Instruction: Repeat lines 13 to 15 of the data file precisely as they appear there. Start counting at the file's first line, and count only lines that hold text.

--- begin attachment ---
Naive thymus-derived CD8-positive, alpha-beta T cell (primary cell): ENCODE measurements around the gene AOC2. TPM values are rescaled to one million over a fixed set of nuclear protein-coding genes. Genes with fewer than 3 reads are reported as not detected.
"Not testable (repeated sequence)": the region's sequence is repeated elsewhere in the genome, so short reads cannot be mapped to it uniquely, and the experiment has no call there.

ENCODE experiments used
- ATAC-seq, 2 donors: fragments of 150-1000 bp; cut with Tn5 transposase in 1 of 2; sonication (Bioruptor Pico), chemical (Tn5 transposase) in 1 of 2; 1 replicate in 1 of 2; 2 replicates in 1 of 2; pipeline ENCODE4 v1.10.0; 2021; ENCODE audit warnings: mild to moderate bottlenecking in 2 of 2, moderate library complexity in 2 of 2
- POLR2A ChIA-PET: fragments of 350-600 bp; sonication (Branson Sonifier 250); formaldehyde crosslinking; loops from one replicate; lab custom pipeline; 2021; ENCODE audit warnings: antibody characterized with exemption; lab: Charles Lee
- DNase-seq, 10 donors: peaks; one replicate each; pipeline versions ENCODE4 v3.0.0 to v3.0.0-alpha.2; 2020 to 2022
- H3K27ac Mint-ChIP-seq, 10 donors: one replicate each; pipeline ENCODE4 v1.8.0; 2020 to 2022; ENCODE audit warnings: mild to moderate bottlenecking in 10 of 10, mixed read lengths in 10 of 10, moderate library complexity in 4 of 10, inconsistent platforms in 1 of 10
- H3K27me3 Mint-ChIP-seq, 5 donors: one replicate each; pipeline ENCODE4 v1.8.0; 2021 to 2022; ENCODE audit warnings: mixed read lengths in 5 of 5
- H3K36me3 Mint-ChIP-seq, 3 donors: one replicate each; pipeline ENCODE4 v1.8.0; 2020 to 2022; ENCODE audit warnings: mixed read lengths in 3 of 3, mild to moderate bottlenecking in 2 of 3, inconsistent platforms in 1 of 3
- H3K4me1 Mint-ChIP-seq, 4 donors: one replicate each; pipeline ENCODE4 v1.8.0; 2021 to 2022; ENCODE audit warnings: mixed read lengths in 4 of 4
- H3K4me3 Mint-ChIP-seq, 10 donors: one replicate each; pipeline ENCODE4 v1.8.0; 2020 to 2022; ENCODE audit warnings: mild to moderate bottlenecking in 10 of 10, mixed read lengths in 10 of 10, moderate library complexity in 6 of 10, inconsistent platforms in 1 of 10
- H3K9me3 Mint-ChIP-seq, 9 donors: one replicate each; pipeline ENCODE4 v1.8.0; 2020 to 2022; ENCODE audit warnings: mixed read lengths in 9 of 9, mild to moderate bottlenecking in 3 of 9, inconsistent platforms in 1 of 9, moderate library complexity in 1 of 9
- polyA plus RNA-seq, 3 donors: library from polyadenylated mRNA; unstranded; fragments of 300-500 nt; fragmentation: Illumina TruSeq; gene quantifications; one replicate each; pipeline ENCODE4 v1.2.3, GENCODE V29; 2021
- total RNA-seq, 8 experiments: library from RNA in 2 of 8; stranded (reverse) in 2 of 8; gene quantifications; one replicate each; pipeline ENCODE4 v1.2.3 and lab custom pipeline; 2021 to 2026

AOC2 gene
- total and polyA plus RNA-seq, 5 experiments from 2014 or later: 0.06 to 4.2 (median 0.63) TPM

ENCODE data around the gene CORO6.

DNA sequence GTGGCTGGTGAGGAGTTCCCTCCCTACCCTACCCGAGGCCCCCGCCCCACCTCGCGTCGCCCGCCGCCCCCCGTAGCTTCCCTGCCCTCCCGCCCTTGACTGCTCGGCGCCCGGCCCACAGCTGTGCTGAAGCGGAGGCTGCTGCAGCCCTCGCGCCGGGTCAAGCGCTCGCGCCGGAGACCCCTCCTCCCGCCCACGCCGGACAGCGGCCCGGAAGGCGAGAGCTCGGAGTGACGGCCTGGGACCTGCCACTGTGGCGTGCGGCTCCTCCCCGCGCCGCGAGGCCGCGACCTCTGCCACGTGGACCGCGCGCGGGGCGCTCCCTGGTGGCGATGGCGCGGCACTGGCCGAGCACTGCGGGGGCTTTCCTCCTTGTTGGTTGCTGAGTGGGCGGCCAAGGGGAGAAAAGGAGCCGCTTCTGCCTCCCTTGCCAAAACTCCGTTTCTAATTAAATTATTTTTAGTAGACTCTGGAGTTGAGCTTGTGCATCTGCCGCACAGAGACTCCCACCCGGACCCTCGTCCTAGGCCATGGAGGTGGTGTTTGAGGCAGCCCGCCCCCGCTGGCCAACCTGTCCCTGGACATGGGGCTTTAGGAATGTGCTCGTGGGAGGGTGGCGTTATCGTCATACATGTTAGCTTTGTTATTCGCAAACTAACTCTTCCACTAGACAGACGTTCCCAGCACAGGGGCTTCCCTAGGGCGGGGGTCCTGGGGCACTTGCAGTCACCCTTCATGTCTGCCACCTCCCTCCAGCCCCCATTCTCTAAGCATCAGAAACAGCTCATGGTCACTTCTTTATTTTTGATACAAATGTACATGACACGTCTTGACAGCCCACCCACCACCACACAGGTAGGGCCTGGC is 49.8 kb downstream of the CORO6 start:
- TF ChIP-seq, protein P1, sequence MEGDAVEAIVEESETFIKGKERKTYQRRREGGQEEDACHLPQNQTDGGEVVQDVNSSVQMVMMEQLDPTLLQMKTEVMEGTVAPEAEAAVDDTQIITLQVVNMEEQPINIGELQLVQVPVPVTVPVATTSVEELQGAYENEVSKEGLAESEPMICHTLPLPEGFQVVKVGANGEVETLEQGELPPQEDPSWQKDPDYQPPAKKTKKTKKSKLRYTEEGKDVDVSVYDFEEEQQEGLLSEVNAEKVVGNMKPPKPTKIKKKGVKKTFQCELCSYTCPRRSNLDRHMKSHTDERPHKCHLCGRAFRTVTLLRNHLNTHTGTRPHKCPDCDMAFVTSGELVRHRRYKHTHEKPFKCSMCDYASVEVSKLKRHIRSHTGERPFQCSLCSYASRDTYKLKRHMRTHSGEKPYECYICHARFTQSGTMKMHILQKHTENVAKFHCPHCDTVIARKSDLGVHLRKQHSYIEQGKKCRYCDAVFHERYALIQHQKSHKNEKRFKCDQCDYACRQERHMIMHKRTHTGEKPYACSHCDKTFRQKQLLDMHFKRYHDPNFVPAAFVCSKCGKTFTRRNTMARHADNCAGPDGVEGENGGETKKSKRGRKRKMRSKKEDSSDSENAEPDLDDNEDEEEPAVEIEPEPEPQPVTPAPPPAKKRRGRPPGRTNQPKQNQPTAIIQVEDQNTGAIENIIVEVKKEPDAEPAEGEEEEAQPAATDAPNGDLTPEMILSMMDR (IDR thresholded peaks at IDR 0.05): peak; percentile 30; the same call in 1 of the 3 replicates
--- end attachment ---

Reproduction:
- polyA plus RNA-seq, 3 donors: library from polyadenylated mRNA; unstranded; fragments of 300-500 nt; fragmentation: Illumina TruSeq; gene quantifications; one replicate each; pipeline ENCODE4 v1.2.3, GENCODE V29; 2021
- total RNA-seq, 8 experiments: library from RNA in 2 of 8; stranded (reverse) in 2 of 8; gene quantifications; one replicate each; pipeline ENCODE4 v1.2.3 and lab custom pipeline; 2021 to 2026

AOC2 gene